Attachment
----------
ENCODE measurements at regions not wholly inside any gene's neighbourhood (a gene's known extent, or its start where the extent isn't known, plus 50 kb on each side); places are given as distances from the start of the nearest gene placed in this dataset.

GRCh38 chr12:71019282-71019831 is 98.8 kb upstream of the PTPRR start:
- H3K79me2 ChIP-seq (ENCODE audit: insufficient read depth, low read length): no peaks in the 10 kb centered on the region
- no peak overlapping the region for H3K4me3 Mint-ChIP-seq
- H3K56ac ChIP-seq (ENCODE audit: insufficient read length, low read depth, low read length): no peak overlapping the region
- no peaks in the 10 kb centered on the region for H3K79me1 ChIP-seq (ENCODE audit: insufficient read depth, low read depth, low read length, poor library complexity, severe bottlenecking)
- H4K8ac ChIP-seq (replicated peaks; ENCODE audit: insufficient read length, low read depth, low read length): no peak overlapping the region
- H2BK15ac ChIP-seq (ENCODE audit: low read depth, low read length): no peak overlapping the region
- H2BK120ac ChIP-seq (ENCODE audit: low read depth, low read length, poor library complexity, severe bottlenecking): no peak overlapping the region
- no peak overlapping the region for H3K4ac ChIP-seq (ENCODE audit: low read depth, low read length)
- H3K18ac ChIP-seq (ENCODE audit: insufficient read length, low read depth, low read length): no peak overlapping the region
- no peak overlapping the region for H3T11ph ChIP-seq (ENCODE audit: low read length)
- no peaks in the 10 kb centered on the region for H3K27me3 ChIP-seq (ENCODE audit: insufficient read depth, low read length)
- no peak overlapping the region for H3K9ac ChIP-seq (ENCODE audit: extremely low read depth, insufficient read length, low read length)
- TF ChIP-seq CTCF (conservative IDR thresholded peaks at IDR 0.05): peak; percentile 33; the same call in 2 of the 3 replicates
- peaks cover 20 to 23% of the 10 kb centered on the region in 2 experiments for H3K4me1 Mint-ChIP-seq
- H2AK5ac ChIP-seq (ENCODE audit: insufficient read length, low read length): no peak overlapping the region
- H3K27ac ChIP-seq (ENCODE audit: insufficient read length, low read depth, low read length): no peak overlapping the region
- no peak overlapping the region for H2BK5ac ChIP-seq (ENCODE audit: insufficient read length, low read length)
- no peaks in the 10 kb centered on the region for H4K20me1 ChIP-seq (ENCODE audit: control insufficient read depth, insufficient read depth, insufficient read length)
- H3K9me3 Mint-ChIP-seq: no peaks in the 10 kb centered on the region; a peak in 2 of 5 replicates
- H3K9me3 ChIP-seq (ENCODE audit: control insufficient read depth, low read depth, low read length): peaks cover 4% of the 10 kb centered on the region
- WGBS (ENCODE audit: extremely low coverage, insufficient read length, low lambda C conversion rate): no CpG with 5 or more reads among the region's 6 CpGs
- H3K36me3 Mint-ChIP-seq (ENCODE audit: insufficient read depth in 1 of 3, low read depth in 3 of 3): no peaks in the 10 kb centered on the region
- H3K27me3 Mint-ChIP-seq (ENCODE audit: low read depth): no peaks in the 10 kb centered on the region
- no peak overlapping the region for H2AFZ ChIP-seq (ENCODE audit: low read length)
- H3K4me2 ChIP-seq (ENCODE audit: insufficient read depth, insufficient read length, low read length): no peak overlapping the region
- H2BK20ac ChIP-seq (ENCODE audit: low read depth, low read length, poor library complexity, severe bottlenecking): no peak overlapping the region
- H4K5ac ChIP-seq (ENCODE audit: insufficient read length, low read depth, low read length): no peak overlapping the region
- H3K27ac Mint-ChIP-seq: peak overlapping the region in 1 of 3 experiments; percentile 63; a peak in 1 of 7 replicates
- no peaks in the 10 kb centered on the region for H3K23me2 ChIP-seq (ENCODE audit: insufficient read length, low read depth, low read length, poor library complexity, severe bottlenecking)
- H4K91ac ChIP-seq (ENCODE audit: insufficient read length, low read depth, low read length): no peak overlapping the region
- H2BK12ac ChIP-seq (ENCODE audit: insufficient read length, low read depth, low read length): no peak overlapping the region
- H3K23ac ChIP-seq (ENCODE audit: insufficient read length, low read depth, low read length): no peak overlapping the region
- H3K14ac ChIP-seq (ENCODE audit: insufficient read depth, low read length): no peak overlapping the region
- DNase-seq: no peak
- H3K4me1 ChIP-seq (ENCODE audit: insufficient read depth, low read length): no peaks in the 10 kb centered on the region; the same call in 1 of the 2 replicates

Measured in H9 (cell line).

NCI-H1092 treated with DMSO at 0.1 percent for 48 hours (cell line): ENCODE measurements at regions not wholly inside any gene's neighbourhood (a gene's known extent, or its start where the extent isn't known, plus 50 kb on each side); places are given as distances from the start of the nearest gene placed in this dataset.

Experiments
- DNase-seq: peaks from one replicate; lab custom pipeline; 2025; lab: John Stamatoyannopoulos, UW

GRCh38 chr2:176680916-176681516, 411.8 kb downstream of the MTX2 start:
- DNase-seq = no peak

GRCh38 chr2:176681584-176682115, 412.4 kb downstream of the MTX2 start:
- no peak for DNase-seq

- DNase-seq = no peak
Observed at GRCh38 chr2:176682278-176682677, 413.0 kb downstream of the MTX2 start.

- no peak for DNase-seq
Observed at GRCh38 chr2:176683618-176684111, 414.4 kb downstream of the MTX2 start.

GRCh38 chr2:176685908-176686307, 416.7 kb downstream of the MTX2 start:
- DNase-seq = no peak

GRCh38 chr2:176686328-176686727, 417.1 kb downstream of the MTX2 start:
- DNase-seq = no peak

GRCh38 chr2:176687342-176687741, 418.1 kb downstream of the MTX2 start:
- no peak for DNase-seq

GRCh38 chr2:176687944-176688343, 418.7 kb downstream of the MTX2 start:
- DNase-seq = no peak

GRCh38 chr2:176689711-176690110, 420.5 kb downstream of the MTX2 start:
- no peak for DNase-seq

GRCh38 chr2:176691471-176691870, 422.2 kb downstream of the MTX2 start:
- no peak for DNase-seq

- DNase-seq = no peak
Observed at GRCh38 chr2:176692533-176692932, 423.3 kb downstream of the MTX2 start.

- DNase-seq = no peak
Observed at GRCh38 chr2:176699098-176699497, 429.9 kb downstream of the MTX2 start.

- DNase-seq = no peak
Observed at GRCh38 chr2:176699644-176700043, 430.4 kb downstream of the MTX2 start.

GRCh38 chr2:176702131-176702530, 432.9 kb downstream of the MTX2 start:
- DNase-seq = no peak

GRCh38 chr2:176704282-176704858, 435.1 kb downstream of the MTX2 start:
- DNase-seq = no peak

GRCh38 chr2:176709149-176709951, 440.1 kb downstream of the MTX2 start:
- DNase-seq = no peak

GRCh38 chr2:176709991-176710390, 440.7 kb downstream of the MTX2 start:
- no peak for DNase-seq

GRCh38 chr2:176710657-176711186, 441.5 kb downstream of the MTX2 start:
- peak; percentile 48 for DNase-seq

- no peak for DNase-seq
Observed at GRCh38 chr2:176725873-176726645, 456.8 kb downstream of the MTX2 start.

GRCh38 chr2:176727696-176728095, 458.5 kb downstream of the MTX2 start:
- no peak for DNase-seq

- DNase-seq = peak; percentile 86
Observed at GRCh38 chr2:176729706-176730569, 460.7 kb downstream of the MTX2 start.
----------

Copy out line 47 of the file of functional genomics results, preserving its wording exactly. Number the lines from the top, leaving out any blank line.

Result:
Observed at GRCh38 chr2:176682278-176682677, 413.0 kb downstream of the MTX2 start.